My visit to The National Museum of the American Indian was a revelation as I learned a lot about the American Indians history through the various exhibitions that I visited such as A song for the Horse Nation, Hide and Lenape shows the cultural artifacts of the native Indians. In the song for the Horse Nation, I saw the glass horse mask. It is a piece of art that tells the story of native American Indians and their relationship with the horses. The horse was a very important part of their lives as it became useful in times of peace as well as wartime. The hide exhibition was exciting to watch all kinds of hides on display. The skin is very important to the native people because it is used both symbolically and metaphorically. The skin can be used to pass messages about a people’s identity through various inscriptions. The skin is also used to conceal secrets and for the American Indians a reminder of their exploitation and discrimination in racial politics (Gangemi n.d). The Lenape are the native Indian Americans who settled in America before the coming of the Europeans.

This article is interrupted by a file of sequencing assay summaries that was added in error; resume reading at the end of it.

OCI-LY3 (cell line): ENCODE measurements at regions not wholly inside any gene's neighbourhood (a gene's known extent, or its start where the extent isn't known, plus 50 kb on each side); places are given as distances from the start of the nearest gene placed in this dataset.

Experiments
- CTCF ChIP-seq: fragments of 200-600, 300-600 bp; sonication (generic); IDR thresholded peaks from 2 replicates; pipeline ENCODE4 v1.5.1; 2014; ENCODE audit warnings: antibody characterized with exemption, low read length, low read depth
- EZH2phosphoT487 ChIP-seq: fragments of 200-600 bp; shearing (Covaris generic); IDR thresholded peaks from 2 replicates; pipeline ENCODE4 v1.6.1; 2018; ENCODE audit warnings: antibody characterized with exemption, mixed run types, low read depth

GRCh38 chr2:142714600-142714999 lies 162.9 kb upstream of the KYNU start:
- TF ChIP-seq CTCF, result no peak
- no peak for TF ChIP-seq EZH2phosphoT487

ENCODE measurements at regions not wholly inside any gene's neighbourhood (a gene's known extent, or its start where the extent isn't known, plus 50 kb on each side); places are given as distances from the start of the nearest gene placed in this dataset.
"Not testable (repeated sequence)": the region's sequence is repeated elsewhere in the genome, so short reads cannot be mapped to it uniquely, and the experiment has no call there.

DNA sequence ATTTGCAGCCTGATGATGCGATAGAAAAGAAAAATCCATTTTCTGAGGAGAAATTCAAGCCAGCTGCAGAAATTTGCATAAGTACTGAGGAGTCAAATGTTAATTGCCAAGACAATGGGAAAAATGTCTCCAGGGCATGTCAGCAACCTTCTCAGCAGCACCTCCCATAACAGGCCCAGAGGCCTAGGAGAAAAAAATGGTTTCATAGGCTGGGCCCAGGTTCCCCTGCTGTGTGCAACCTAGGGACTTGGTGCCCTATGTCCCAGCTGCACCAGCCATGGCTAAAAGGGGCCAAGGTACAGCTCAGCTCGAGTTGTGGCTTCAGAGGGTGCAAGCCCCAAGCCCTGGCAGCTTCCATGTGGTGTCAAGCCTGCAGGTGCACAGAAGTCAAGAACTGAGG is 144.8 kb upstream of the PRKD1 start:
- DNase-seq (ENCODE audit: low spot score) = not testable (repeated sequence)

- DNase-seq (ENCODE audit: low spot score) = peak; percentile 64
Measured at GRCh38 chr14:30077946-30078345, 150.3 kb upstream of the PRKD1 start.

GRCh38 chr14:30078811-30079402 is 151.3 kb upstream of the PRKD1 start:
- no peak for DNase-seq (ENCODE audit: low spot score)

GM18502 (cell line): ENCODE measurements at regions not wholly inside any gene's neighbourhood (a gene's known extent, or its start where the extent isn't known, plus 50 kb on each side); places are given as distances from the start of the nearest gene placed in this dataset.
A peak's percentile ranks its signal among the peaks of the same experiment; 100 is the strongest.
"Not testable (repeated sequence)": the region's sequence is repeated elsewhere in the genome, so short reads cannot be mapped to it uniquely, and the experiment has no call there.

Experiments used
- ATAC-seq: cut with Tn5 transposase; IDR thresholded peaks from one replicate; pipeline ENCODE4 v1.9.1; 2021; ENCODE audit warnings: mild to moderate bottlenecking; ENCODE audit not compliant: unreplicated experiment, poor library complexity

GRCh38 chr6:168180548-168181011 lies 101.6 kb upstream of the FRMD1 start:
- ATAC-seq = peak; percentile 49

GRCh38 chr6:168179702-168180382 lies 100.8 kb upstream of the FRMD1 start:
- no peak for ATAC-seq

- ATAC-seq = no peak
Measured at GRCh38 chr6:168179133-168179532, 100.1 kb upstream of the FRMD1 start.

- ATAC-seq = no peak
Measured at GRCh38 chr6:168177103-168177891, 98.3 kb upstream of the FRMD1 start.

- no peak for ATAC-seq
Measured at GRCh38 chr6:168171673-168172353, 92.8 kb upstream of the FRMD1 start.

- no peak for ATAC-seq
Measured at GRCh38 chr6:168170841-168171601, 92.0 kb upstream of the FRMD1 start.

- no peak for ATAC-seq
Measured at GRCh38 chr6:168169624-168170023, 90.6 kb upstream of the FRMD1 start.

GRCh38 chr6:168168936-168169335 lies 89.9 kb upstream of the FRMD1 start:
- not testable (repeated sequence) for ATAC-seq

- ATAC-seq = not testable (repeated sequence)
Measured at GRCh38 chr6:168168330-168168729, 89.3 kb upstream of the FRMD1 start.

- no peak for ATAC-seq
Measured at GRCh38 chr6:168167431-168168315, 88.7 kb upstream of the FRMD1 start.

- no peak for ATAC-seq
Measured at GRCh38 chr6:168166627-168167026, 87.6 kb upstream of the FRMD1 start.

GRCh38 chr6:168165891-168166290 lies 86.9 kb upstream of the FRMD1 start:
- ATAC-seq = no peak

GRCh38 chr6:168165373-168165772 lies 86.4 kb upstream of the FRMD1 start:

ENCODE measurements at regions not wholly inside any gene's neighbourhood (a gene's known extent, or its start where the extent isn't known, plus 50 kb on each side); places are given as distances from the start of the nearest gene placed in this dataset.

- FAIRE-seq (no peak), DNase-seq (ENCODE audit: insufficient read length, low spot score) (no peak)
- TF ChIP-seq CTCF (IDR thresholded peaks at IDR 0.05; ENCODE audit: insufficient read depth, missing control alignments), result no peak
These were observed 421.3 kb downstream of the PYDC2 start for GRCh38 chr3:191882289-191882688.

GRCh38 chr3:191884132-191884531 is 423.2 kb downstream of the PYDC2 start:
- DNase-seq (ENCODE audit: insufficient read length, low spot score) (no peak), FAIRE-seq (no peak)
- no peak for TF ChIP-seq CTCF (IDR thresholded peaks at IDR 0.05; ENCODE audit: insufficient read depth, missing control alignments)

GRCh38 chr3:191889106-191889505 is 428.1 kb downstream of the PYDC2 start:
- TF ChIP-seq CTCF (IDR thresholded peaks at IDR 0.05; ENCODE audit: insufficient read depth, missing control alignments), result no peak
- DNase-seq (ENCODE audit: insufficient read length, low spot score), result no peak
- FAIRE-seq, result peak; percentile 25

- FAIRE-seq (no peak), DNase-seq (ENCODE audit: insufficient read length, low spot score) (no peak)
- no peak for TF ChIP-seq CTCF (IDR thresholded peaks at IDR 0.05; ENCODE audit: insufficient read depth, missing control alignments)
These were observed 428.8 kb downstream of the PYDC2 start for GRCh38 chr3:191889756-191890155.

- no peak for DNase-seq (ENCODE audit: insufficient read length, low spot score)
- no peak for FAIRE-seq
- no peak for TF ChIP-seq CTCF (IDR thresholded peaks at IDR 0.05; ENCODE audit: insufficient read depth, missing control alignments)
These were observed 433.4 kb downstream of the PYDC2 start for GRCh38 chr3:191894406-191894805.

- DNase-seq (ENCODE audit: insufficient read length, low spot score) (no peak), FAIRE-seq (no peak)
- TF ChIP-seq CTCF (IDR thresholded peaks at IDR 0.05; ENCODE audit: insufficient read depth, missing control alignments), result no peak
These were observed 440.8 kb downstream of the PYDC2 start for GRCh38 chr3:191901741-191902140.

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The museum is located in the neighborhood of Battery Park. The park is lovely with its flower gardens and waterfront that greet the people who visit. The park has monuments such as the Sphere eternal flame, a memorial for 9/11, John Eriksson statue among others.
The exhibitions in the museum stem from the historical events that the Americans Indians have gone through in their lives. The natives, it is alleged sold their land for an exchange of trinkets and beads worth $24 dollars. This made them to lose their right of land use and this led to conflicts between them and the settlers who now claimed ownership of the land (Loewen 2007, p. 386).